Resources

 

Optimisation of hypertension treatment

Improving diagnosis and ensuring those with an existing diagnosis are receiving and adhering to the right medication to control their hypertension.

Systematic review of high BP on patient records: to achieve at least 73% control according to QoF, or 3% greater than pre-pandemic levels (whichever is greater) by March 2024.

The clinical management of hypertension accounts for 12% of visits to primary care and up to £2.1 billion of healthcare expenditure.

Lowering blood pressure reduces the incidence of stroke by 35%–40%, heart attacks by 20%–25% and heart failure by 50%.

Cost of intervention / return on investment

Impact on demand

  • There are around 12.5m people in England with hypertension. Of those, around 4 million do not have a diagnosis. Of those that are diagnosed 30% are not managed optimally. If we increased both the diagnosis and the proportion of those managed optimally by just 10%, in one year we are likely to prevent around 7,500 CVD events.

Expected outcomes

  • Improvement in diagnosis and accurate treatment of hypertension reduces the risk of cardiovascular disease and associated problems including heart attacks and strokes.

Resources

 

Optimisation of heart failure treatment through annual reviews

Managing blood pressure, atrial fibrillation, cholesterol and anticoagulant use to identify and address deterioration early.

Heart failure represents the only major cardiovascular disease with increasing prevalence and carries a poor prognosis for patients.

Heart failure has a poor prognosis 30-40% of people diagnosed with heart failure will die within 1 year.

QOF- HF007 The percentage of patients with a diagnosis of heart failure on the register, who have had a review in the preceding 12 months, including an assessment of functional capacity and a review of medication to ensure medicines optimisation at maximal tolerated doses.

Reviews are associated with a reduction in non-elective readmission and mortality in those diagnosed with heart failure.

Cost of intervention / return on investment

  • Evidence suggests early detection of deteriorating health in heart failure patients reduce absolute hospitalisations by 45%. To the NHS 80,000 patients hospitalised with HF, this could save approximately £50m per year. (NHS @home Test Bed Site using FLO text messaging service).
  • In newly diagnosed patients, remotely monitoring patients to optimise patients has a potential saving of up to 20% per patients (saving of approx. £88 per patient). Cost includes the average number of appointments, the duration of appointments and the cost of staff time, including travel (NHS @home Test Bed Site).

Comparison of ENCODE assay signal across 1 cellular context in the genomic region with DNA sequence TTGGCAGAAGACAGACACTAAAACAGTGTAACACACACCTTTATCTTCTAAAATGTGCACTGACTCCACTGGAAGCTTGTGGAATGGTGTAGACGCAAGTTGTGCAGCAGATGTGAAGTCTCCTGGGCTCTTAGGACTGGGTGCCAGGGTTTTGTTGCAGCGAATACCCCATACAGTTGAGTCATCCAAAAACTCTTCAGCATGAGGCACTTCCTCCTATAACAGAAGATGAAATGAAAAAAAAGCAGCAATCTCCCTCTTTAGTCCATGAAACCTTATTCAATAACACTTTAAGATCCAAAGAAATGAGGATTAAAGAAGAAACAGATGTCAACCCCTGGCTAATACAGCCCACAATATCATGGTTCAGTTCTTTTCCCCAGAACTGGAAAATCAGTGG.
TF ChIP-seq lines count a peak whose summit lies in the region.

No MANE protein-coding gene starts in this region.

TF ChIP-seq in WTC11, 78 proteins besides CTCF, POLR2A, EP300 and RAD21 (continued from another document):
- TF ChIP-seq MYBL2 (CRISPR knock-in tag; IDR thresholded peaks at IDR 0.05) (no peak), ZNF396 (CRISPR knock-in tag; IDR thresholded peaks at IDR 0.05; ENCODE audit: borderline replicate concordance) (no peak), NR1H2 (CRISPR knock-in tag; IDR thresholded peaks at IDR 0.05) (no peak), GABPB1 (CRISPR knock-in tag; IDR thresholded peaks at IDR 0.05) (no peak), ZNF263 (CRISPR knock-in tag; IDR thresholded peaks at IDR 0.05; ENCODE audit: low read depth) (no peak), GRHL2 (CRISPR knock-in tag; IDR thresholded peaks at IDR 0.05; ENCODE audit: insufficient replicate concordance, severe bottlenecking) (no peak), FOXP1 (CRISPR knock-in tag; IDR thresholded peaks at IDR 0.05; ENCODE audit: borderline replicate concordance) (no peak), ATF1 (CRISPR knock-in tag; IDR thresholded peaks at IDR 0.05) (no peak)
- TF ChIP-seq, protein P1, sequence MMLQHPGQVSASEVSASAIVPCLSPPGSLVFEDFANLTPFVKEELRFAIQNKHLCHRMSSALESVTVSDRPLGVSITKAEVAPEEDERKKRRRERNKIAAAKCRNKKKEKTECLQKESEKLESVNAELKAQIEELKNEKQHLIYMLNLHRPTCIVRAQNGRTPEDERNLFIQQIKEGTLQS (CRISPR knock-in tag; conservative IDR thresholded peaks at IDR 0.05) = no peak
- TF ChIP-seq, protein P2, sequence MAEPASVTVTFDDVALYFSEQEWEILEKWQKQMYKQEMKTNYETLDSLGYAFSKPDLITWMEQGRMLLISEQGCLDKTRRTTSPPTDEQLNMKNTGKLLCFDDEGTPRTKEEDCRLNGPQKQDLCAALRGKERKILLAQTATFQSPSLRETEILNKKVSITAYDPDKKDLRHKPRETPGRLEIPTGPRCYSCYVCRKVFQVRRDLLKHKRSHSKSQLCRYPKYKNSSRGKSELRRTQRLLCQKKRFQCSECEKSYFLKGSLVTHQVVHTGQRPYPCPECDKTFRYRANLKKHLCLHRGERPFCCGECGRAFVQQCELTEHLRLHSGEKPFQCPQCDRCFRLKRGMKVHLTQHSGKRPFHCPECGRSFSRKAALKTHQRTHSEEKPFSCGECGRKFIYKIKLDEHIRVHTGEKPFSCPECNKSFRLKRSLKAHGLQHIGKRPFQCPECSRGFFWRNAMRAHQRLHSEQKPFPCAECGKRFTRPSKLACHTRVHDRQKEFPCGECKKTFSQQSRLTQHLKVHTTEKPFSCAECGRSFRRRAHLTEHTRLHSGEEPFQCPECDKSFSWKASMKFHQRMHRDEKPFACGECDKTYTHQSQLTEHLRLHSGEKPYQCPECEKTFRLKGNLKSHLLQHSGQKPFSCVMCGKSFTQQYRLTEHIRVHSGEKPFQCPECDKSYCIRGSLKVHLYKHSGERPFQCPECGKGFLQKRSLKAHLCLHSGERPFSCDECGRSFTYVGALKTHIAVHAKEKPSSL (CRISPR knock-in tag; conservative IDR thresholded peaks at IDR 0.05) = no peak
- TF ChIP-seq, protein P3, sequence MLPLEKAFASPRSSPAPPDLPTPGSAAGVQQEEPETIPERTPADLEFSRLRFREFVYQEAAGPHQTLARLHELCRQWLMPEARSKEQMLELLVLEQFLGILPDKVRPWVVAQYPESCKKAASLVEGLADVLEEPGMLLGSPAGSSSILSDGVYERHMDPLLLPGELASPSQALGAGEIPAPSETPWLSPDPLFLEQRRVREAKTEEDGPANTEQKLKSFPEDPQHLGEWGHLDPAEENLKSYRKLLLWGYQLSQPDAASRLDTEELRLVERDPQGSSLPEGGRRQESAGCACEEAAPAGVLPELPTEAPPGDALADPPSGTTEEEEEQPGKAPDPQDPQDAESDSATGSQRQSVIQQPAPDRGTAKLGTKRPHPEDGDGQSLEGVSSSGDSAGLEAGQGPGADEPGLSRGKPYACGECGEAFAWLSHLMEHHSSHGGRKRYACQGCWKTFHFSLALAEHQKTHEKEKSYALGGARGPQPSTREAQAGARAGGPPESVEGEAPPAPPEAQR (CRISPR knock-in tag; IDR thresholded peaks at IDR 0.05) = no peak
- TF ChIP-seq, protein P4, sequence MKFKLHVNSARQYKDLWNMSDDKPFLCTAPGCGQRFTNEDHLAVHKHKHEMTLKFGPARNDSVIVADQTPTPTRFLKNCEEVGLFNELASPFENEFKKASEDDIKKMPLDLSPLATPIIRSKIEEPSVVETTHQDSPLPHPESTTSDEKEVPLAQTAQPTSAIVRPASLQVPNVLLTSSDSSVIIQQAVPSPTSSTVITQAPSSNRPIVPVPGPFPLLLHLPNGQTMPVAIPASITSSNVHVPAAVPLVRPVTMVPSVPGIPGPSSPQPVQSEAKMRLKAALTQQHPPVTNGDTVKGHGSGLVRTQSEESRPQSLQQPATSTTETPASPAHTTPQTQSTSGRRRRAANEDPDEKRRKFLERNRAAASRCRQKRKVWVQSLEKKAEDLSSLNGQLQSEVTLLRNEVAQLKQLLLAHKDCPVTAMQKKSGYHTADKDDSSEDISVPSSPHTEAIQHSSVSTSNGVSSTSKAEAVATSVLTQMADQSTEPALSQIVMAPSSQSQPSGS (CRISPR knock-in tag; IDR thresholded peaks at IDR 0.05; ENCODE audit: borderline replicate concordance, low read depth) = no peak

• Identifying high-risk patients with recurrent admissions for heart failure (due to social vulnerability) using a population health management approach in primary care, saves around £7,500 per person per year in non-elective admissions.

Impact on demand

  • It is estimated that heart failure accounts for a total of 1 million inpatient bed days (2% of all NHS inpatient bed days), 5% of all emergency medical admissions to hospital, and costs around £2bn (2% of the total NHS budget) (Ref – All Party Parliamentary Group on Heart Disease Inquiry into Living with Heart Failure 2016).
  • With around 200,000 diagnoses of heart failure every year in the UK, it suggests around 160,000 people end up in A&E either because symptoms have worsened or from an urgent referral from a GP or outpatient clinic. The average length of hospital stay for a heart failure admission is 11 days at a cost of approximately £3000 per admission.

Expected outcomes

  • Reduced non elective admissions and reduced mortality reviews.

Resources

 

Optimising management post ACS, including lipid management

Regular monitoring within primary care for patients who have had a high-risk cardiovascular event to ensure they are on the right medication to reduce their risk of further acute illness.

QOF right medication post heart attack at 12 months and review at 3-8 weeks after acute event

Reviews are associated with a reduction in associated morbidity and mortality in people who have had a myocardial infarction.

Cost of intervention / return on investment

  • Regular monitoring by a general practitioner for patients who have had a high-risk cardiovascular event can support the management of secondary prevention measures which in turn will reduce mortality and risk of recurrent MI.
  • Secondary prevention can reduce healthcare costs increase economic productivity and improve quality of life. These interventions are highly cost effective.

Impact on demand

  • Lipid management in England must improve to drive better CVD outcomes – every 1 mmol/L reduction in LDL-C is tied to a 22% reduction in major vascular events after 1 year.

Expected outcomes

  • Reduced non elective admissions, morbidity and mortality.

Resources